Our last stop for the day before arriving at our hotel outside of Glasgow was the Burrell Collection. The building is in a park like setting and there's even shaggy highland cattle wandering in a field nearby! A man named Burrell was a shipping magnate around the turn of the twentieth century and he collected anything and everything that caught his fancy. He even catalogued the whole collection himself in the kind of notebooks that schoolchildren use. When he died he bequeathed the collection to the city of Glasgow providing they built a place for it and it had to be outside of the grime of the city. It took Glasgow 30 years to decide where to put the building and the collection has been on display now for about 15 years.
It's amazing! There's everything from ancient Roman and Egyptian and Chinese artifacts to Georgian porcelain. There's needlepoint and embroidery from Tudor to Victorian age. Some huge tapestries. Suits of armour.
We are staying at the Dean Park hotel outside of Glasgow. It's quite nice but the downside is we aren't going to see any of the city at all on this tour. I suppose I could have organized a taxi with some others and go into the city in the evening but I didn't think of it at the time. David has been telling us a lot of interesting things about Scotland and it's judicial system where, if there's no law against it, you can do it! Scotland, now, of course has it's own parliament but when I was there it didn't though had its own constitution.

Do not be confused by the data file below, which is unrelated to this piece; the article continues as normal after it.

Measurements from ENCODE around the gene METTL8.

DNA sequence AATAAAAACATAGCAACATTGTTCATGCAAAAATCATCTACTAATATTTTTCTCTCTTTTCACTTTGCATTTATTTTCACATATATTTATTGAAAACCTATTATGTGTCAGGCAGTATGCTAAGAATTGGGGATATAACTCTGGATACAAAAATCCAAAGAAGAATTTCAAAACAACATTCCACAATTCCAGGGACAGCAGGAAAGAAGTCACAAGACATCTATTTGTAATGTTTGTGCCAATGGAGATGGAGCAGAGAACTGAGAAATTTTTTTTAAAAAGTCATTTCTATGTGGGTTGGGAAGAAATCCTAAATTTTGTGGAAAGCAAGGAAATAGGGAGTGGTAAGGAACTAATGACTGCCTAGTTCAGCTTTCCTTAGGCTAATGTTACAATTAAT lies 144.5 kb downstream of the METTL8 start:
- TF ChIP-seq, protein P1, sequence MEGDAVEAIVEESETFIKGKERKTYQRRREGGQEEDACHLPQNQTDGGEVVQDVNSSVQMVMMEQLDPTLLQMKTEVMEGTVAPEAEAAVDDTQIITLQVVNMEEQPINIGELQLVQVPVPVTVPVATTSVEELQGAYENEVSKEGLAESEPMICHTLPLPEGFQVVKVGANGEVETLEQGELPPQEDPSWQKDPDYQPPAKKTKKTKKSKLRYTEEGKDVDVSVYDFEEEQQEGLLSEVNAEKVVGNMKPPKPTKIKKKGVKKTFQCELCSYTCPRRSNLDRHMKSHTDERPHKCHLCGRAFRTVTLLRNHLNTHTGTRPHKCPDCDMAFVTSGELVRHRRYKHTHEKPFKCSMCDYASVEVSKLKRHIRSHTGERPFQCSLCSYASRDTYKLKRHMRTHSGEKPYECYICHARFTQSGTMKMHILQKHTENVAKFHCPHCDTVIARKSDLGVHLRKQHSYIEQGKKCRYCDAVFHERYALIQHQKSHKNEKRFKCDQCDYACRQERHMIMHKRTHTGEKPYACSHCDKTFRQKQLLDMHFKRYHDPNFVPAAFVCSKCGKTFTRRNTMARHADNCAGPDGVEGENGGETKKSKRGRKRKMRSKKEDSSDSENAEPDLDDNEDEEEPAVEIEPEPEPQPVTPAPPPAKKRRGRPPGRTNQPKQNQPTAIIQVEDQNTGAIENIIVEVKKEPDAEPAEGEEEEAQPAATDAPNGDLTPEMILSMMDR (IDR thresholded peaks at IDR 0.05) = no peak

Into the Highlands: Today we head up into the highlands and it's still overcast with some showers and some sunny breaks here and there. We followed the Great lochs, passing Fort William and Ben Nevis, the highest peak in the UK. Our first stop was a photo op at Loch Lomond where there was a piper playing tunes for the tourists. Luckily there was a sunny break then. The road leading out from the Loch was so narrow that there was a stop and go light at one particularly sharp turn. In Newfoundland that kind of turn in the road which abuts a cliff is called a "scrape". Another stop was a sheepskin factory where there was also an exhibition about the Antarctic expeditions.